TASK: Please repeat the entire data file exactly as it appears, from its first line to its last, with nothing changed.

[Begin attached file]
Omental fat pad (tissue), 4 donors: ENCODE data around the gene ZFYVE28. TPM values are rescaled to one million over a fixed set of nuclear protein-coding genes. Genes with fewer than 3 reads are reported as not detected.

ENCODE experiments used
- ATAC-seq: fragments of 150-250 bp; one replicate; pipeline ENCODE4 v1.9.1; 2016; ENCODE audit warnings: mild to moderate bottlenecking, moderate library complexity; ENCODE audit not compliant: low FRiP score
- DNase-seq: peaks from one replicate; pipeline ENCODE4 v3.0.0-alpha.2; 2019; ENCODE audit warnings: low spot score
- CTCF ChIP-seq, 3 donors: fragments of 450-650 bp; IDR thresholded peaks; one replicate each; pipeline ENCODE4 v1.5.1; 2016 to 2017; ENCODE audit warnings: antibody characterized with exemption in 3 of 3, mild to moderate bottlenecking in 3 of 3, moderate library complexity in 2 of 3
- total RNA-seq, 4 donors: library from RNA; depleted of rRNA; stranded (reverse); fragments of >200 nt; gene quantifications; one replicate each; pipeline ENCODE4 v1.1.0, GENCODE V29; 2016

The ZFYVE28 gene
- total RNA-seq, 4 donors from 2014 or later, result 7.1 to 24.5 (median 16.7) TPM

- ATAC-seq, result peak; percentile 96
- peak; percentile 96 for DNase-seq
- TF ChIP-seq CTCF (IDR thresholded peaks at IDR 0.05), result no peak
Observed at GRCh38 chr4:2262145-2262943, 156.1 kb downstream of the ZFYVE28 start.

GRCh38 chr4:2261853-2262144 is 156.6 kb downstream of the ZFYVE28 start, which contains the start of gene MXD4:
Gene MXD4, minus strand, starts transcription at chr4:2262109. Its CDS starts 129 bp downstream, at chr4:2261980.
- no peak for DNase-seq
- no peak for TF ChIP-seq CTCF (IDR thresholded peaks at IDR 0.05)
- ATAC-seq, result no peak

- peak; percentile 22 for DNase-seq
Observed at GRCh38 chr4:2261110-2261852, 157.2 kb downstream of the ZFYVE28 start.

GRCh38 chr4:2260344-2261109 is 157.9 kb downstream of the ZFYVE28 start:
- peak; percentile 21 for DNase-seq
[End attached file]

Omental fat pad (tissue), 4 donors: ENCODE data around the gene ZFYVE28. TPM values are rescaled to one million over a fixed set of nuclear protein-coding genes. Genes with fewer than 3 reads are reported as not detected.

ENCODE experiments used
- ATAC-seq: fragments of 150-250 bp; one replicate; pipeline ENCODE4 v1.9.1; 2016; ENCODE audit warnings: mild to moderate bottlenecking, moderate library complexity; ENCODE audit not compliant: low FRiP score
- DNase-seq: peaks from one replicate; pipeline ENCODE4 v3.0.0-alpha.2; 2019; ENCODE audit warnings: low spot score
- CTCF ChIP-seq, 3 donors: fragments of 450-650 bp; IDR thresholded peaks; one replicate each; pipeline ENCODE4 v1.5.1; 2016 to 2017; ENCODE audit warnings: antibody characterized with exemption in 3 of 3, mild to moderate bottlenecking in 3 of 3, moderate library complexity in 2 of 3
- total RNA-seq, 4 donors: library from RNA; depleted of rRNA; stranded (reverse); fragments of >200 nt; gene quantifications; one replicate each; pipeline ENCODE4 v1.1.0, GENCODE V29; 2016

The ZFYVE28 gene
- total RNA-seq, 4 donors from 2014 or later, result 7.1 to 24.5 (median 16.7) TPM

- ATAC-seq, result peak; percentile 96
- peak; percentile 96 for DNase-seq
- TF ChIP-seq CTCF (IDR thresholded peaks at IDR 0.05), result no peak
Observed at GRCh38 chr4:2262145-2262943, 156.1 kb downstream of the ZFYVE28 start.

GRCh38 chr4:2261853-2262144 is 156.6 kb downstream of the ZFYVE28 start, which contains the start of gene MXD4:
Gene MXD4, minus strand, starts transcription at chr4:2262109. Its CDS starts 129 bp downstream, at chr4:2261980.
- no peak for DNase-seq
- no peak for TF ChIP-seq CTCF (IDR thresholded peaks at IDR 0.05)
- ATAC-seq, result no peak

- peak; percentile 22 for DNase-seq
Observed at GRCh38 chr4:2261110-2261852, 157.2 kb downstream of the ZFYVE28 start.

GRCh38 chr4:2260344-2261109 is 157.9 kb downstream of the ZFYVE28 start:
- peak; percentile 21 for DNase-seq